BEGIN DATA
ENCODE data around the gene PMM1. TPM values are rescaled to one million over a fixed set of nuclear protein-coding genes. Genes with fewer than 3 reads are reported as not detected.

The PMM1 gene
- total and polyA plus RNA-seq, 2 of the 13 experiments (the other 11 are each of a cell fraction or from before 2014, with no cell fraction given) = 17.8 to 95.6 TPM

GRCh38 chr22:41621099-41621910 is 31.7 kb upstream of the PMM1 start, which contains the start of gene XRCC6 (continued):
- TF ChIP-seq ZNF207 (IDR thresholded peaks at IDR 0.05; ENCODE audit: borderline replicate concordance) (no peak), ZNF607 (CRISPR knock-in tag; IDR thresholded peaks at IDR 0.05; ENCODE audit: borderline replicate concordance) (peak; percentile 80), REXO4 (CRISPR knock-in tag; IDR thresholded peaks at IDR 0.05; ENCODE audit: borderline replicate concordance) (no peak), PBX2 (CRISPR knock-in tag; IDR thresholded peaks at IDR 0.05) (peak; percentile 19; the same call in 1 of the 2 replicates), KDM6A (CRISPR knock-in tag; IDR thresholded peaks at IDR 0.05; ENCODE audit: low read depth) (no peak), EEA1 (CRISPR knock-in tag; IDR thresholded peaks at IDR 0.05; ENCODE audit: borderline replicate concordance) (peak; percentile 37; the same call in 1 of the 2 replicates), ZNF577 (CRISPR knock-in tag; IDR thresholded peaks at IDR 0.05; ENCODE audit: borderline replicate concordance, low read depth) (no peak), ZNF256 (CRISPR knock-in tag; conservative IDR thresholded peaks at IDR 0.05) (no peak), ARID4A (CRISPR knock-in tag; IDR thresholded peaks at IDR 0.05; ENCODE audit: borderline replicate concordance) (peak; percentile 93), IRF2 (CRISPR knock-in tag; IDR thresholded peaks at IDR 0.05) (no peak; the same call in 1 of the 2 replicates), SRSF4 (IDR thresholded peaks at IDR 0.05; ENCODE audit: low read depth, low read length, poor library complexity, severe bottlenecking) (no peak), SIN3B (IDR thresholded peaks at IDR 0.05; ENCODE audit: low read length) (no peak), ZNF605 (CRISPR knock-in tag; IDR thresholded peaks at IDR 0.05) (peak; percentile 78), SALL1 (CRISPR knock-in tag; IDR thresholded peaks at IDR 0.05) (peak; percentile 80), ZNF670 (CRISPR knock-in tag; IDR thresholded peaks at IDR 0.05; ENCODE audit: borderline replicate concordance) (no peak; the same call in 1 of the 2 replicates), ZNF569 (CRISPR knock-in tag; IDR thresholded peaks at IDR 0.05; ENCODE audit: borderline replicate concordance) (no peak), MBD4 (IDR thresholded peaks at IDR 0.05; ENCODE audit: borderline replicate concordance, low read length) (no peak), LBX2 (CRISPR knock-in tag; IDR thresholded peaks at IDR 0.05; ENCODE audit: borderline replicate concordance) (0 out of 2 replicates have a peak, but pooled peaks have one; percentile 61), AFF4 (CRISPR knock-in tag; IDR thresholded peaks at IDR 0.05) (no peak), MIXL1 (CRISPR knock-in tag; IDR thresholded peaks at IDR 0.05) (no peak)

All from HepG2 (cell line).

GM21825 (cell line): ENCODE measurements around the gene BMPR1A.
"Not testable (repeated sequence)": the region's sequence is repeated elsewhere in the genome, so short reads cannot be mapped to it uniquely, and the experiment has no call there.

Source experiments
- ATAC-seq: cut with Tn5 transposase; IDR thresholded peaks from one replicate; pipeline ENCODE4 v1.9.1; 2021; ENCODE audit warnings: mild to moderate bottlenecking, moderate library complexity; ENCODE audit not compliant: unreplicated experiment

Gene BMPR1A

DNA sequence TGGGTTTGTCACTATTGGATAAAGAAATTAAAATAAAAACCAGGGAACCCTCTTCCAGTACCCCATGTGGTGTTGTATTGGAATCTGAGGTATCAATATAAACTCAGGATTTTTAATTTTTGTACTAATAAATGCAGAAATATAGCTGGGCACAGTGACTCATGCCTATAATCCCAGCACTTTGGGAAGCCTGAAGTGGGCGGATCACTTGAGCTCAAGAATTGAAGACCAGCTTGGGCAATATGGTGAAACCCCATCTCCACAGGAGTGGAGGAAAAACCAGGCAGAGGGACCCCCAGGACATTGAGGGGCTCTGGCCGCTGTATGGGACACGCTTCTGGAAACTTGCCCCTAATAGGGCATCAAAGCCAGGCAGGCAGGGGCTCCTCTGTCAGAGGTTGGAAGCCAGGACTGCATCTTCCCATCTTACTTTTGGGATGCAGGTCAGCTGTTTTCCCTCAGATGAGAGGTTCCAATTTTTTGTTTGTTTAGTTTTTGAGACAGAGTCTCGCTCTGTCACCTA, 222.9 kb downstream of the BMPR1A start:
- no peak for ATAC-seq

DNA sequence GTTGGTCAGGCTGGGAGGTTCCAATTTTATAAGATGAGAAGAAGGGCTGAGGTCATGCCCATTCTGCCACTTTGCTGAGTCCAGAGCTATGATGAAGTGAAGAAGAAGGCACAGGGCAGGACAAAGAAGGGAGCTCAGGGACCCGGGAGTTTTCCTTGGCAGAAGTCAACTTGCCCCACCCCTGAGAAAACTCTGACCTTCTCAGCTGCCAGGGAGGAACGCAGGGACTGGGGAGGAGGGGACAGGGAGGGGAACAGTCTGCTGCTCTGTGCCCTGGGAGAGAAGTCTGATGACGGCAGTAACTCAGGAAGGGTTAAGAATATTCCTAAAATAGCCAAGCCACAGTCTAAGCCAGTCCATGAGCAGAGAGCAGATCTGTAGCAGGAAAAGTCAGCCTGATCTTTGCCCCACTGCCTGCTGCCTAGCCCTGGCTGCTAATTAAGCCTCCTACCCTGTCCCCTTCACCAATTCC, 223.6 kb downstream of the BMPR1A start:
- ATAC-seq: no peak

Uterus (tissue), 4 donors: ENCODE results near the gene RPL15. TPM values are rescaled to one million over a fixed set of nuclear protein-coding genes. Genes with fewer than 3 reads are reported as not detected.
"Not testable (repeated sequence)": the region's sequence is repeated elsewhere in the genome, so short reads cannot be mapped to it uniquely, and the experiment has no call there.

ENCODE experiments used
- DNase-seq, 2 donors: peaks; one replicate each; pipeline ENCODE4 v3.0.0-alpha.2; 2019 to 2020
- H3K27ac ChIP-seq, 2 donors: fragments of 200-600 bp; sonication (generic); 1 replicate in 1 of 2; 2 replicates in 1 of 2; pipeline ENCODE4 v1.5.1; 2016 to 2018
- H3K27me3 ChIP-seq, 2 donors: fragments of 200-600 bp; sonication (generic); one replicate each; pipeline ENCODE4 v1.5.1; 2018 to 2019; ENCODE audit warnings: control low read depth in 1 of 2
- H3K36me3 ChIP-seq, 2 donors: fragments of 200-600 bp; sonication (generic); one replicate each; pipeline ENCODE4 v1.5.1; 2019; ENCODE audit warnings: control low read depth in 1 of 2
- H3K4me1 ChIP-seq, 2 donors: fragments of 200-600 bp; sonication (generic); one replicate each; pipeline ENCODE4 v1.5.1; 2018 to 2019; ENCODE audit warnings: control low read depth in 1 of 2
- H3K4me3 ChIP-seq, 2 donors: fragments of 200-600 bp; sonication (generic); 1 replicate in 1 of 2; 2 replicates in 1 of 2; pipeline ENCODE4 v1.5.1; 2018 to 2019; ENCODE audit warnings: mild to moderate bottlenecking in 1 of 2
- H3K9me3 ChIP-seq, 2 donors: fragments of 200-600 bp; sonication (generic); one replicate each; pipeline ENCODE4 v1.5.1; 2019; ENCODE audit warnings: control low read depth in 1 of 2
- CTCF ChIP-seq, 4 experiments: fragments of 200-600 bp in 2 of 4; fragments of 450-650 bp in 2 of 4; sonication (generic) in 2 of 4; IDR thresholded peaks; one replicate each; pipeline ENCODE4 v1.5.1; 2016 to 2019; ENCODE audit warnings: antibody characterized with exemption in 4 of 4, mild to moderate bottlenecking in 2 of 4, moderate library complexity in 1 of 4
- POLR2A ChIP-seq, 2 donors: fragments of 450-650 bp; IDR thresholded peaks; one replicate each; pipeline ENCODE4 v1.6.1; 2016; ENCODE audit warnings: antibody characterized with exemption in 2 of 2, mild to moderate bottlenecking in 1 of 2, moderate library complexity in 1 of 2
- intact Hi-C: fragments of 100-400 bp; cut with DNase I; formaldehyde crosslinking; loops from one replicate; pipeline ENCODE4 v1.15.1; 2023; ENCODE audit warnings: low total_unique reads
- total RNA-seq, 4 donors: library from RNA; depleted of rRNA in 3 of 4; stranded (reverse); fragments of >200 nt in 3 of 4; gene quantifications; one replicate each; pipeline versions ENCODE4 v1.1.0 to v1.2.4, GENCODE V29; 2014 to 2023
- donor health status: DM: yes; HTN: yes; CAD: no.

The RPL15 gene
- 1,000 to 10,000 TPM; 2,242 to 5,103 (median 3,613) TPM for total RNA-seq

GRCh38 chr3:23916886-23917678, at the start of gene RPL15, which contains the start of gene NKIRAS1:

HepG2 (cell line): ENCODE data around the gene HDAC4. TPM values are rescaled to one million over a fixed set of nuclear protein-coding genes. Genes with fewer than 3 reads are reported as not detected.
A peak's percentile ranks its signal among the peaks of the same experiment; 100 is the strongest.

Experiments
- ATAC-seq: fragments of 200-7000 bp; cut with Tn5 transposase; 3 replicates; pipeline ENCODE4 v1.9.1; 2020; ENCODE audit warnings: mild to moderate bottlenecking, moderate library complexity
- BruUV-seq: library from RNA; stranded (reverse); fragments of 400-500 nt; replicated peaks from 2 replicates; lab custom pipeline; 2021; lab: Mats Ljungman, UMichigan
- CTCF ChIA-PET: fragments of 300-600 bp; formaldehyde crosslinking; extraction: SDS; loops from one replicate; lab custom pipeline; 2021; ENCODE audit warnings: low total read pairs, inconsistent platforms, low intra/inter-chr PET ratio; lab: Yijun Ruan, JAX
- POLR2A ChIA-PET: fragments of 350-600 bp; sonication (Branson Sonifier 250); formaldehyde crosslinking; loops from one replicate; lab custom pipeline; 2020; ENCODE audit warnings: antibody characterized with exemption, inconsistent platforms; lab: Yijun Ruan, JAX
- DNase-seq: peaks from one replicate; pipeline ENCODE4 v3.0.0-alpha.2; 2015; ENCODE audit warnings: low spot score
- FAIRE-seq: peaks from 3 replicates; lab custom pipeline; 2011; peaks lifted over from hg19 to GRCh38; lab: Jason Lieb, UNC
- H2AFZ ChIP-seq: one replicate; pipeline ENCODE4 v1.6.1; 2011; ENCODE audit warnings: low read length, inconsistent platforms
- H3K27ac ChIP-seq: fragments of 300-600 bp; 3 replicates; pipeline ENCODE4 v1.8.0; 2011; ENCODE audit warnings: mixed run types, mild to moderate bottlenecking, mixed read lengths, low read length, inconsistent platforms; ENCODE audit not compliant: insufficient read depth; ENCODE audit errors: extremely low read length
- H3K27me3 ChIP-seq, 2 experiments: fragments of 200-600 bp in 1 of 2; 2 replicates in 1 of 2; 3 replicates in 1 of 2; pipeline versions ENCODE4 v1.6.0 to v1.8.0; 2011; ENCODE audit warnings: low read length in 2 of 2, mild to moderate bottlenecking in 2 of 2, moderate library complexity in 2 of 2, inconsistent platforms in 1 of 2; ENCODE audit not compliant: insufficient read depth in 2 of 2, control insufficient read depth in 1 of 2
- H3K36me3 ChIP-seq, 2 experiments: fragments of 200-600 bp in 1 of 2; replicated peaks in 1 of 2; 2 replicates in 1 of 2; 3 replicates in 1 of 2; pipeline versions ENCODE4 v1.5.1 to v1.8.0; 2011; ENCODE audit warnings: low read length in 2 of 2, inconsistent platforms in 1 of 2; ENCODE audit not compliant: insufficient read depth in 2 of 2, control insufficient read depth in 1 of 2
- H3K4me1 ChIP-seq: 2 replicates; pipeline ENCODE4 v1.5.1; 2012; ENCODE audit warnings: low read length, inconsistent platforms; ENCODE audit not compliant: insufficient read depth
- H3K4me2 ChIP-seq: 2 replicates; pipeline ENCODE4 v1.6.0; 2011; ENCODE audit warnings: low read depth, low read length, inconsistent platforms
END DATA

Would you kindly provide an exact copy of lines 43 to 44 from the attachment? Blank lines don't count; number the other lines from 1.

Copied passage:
- H2AFZ ChIP-seq: one replicate; pipeline ENCODE4 v1.6.1; 2011; ENCODE audit warnings: low read length, inconsistent platforms
- H3K27ac ChIP-seq: fragments of 300-600 bp; 3 replicates; pipeline ENCODE4 v1.8.0; 2011; ENCODE audit warnings: mixed run types, mild to moderate bottlenecking, mixed read lengths, low read length, inconsistent platforms; ENCODE audit not compliant: insufficient read depth; ENCODE audit errors: extremely low read length